Original Research

Measuring the effect of Evaluation Capacity Building Initiatives in Africa: A review

Candice Morkel, Mokgophana Ramasobana
African Evaluation Journal | Vol 5, No 1 | a187 | DOI: https://doi.org/10.4102/aej.v5i1.187 | © 2017 Candice Morkel, Mokgophana Ramasobana | This work is licensed under CC Attribution 4.0
Submitted: 16 November 2016 | Published: 26 April 2017

About the author(s)

Candice Morkel, Centre for Learning on Evaluation and Results (CLEAR), Wits School of Governance, University of the Witwatersrand, South Africa
Mokgophana Ramasobana, Centre for Learning on Evaluation and Results (CLEAR), Wits School of Governance, University of the Witwatersrand, South Africa


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Abstract

Background: The growing demand for evidence to support policy decisions, guide resource allocation and demonstrate results has elevated the need for expertise in monitoring and evaluation (M&E). Despite the mushrooming of short courses in M&E, their impact on improving the capacity to meet the demand has not been adequately and comprehensively measured or evaluated. The purpose of this article was to highlight the need for improving the measurement of evaluation capacity building (ECB) to better understand what works in building M&E capacity in Africa.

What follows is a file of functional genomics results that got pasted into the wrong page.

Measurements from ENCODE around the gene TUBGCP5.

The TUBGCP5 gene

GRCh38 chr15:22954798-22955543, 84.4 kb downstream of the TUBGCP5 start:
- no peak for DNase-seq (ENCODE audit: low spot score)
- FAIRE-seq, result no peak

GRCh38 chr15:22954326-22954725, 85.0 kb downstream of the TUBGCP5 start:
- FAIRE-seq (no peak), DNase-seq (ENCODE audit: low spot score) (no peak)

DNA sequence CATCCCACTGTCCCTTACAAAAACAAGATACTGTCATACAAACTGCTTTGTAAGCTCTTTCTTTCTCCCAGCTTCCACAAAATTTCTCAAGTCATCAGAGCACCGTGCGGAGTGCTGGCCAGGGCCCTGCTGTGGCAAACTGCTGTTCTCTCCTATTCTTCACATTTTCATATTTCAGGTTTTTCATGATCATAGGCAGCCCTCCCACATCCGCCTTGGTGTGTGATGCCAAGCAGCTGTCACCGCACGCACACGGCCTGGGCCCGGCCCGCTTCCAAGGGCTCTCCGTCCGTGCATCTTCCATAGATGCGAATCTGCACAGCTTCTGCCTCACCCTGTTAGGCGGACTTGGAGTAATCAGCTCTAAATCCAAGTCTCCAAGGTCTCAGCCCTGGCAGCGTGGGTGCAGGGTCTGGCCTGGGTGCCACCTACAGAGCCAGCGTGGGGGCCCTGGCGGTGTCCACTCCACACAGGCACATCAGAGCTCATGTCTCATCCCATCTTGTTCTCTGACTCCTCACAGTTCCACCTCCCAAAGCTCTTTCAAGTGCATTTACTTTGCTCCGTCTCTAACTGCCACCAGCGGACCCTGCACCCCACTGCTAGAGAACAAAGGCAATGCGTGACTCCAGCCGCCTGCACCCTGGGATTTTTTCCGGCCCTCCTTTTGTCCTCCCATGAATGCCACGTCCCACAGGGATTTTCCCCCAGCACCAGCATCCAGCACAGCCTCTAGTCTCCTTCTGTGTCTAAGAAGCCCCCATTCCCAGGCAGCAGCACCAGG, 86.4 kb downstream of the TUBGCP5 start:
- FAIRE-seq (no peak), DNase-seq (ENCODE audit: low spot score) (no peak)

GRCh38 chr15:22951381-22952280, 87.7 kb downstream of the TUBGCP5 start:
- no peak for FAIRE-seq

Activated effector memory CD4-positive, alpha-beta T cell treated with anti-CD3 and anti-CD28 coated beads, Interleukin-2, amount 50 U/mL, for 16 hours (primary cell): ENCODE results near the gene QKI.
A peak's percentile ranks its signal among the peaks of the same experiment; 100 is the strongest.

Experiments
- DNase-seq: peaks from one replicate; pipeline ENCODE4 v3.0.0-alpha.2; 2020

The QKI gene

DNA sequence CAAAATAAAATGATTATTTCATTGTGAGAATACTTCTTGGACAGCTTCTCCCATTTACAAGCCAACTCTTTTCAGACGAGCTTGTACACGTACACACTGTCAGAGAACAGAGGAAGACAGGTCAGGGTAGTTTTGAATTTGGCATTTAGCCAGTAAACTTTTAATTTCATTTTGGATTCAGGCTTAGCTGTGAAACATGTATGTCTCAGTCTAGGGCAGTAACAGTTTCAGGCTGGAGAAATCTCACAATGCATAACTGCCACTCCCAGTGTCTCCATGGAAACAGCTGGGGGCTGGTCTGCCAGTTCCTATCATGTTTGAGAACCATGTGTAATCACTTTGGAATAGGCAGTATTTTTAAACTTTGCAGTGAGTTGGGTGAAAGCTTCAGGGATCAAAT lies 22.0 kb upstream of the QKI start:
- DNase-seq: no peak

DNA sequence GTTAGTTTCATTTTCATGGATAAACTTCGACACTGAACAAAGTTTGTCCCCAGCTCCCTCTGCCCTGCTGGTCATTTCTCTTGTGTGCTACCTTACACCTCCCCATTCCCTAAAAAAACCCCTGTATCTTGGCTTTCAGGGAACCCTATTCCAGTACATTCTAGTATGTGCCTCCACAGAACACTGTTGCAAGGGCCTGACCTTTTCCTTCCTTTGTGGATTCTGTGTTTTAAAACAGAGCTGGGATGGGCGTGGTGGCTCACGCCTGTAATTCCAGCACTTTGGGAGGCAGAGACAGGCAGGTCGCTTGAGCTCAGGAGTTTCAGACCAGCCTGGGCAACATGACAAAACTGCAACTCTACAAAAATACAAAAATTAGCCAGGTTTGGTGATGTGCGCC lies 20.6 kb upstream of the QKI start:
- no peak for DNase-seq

Objectives: This article provides important insights into the need for empirical and rigorous measurement of ECB interventions and their role in strengthening evaluation practice.
Method: The study was primarily a desktop review of existing literature, corroborated by a survey of a few senior representatives of organisations responsible for capacity building across the African continent.
Results: The review found that there remains little empirical evidence that indicates whether ECB processes, activities and outcomes are ultimately effective. There is also very little empirical evidence that helps to interpret how change happens, and how this may shape ECB efforts. Training is acknowledged as only one element of ECB, and there is a need for a multi-pronged approach to ECB.
Conclusion: Much more empirical and rigorous research is needed to build a clear understanding of what conditions are needed in ECB in Africa to strengthen evaluation practice. This article is useful for guiding further research into measuring the effect of ECB, as well as implementing more effective models of ECB towards strengthening evaluation practice in Africa.

Keywords

Evaluation Capacity Building; Evaluation Capacity Development; Monitoring and Evaluation (M&E); M&E Training

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